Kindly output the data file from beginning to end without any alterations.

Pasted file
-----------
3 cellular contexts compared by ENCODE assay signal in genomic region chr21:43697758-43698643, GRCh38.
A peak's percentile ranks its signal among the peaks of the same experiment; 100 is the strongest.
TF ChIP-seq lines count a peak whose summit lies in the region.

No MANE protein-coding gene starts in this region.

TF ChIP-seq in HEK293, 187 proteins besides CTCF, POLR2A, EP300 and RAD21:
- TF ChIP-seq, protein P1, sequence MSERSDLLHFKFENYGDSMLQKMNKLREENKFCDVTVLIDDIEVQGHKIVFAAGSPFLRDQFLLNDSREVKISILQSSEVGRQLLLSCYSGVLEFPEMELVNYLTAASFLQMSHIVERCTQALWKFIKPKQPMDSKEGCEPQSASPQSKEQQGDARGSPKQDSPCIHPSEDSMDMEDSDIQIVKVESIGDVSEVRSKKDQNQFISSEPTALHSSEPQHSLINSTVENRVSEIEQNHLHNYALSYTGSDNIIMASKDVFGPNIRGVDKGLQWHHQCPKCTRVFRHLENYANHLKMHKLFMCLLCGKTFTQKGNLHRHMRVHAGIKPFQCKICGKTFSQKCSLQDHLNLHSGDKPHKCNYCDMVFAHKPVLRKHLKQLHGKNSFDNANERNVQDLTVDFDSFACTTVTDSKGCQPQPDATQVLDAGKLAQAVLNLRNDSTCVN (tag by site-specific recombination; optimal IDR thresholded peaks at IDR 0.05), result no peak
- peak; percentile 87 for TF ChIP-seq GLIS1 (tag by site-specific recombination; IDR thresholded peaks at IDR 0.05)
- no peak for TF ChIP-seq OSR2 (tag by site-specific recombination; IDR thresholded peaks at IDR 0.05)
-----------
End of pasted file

3 cellular contexts compared by ENCODE assay signal in genomic region chr21:43697758-43698643, GRCh38.
A peak's percentile ranks its signal among the peaks of the same experiment; 100 is the strongest.
TF ChIP-seq lines count a peak whose summit lies in the region.

No MANE protein-coding gene starts in this region.

TF ChIP-seq in HEK293, 187 proteins besides CTCF, POLR2A, EP300 and RAD21:
- TF ChIP-seq, protein P1, sequence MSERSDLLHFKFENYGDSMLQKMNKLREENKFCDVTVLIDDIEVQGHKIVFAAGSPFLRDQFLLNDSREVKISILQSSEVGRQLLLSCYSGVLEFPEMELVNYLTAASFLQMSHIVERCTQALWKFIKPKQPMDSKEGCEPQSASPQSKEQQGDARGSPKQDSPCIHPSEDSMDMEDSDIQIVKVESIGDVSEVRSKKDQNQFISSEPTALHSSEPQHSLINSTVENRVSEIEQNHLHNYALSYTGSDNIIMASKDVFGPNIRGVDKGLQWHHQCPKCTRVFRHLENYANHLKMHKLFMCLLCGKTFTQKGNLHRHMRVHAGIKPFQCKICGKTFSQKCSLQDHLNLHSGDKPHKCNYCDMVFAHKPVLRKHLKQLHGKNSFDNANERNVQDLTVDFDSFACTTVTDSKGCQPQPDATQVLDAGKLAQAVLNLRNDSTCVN (tag by site-specific recombination; optimal IDR thresholded peaks at IDR 0.05), result no peak
- peak; percentile 87 for TF ChIP-seq GLIS1 (tag by site-specific recombination; IDR thresholded peaks at IDR 0.05)
- no peak for TF ChIP-seq OSR2 (tag by site-specific recombination; IDR thresholded peaks at IDR 0.05)